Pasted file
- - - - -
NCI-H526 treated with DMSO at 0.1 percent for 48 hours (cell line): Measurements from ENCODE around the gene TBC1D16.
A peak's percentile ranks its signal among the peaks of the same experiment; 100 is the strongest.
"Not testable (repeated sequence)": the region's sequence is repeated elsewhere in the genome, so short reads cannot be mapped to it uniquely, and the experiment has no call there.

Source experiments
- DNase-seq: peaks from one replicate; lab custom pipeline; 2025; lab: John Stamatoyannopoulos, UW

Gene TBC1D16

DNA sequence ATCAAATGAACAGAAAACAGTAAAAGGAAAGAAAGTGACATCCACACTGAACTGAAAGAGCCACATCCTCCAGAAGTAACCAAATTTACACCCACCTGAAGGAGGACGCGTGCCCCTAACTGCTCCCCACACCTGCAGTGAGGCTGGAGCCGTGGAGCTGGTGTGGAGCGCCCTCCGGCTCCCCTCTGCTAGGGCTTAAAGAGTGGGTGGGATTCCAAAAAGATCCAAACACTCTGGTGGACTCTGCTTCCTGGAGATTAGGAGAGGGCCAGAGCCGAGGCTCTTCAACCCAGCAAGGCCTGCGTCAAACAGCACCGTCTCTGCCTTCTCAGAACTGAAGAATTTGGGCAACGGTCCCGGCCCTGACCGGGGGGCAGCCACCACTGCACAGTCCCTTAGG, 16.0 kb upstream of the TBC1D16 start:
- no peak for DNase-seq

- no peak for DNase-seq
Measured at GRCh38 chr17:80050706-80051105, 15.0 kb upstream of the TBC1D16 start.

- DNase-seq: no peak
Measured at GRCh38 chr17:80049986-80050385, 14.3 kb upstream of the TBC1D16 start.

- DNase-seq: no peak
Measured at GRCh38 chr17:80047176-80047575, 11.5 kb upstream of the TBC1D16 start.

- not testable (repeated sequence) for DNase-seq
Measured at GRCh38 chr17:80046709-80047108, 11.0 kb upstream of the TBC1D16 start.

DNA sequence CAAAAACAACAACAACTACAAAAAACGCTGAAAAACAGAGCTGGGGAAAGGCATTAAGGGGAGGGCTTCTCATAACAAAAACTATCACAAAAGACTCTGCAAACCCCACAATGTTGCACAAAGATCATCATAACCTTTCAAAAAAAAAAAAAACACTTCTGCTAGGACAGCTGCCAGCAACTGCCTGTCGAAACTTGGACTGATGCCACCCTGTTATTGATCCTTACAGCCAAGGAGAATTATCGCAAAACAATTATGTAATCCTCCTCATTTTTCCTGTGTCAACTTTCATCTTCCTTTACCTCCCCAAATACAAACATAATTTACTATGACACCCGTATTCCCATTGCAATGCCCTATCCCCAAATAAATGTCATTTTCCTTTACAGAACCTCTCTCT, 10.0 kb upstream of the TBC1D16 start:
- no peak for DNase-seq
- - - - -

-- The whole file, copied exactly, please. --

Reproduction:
NCI-H526 treated with DMSO at 0.1 percent for 48 hours (cell line): Measurements from ENCODE around the gene TBC1D16.
A peak's percentile ranks its signal among the peaks of the same experiment; 100 is the strongest.
"Not testable (repeated sequence)": the region's sequence is repeated elsewhere in the genome, so short reads cannot be mapped to it uniquely, and the experiment has no call there.

Source experiments
- DNase-seq: peaks from one replicate; lab custom pipeline; 2025; lab: John Stamatoyannopoulos, UW

Gene TBC1D16

DNA sequence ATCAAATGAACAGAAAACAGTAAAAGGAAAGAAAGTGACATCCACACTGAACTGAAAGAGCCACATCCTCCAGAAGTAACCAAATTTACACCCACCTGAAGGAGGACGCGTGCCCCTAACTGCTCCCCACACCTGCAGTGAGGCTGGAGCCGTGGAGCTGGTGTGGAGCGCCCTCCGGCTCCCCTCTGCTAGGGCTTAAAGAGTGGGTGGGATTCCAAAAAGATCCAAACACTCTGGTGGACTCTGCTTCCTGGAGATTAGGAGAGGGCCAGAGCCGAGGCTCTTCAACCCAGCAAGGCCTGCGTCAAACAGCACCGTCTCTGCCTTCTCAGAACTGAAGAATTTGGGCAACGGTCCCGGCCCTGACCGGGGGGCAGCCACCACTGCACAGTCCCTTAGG, 16.0 kb upstream of the TBC1D16 start:
- no peak for DNase-seq

- no peak for DNase-seq
Measured at GRCh38 chr17:80050706-80051105, 15.0 kb upstream of the TBC1D16 start.

- DNase-seq: no peak
Measured at GRCh38 chr17:80049986-80050385, 14.3 kb upstream of the TBC1D16 start.

- DNase-seq: no peak
Measured at GRCh38 chr17:80047176-80047575, 11.5 kb upstream of the TBC1D16 start.

- not testable (repeated sequence) for DNase-seq
Measured at GRCh38 chr17:80046709-80047108, 11.0 kb upstream of the TBC1D16 start.

DNA sequence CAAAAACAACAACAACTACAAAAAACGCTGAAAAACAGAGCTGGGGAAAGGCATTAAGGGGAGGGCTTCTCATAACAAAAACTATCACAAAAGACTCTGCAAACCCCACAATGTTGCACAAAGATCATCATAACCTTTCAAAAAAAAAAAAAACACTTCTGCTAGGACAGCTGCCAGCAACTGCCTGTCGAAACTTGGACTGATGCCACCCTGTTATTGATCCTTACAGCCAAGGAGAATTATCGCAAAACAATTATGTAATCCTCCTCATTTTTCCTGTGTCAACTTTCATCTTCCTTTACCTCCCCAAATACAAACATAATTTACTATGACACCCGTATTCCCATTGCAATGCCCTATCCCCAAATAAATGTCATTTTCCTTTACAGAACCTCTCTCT, 10.0 kb upstream of the TBC1D16 start:
- no peak for DNase-seq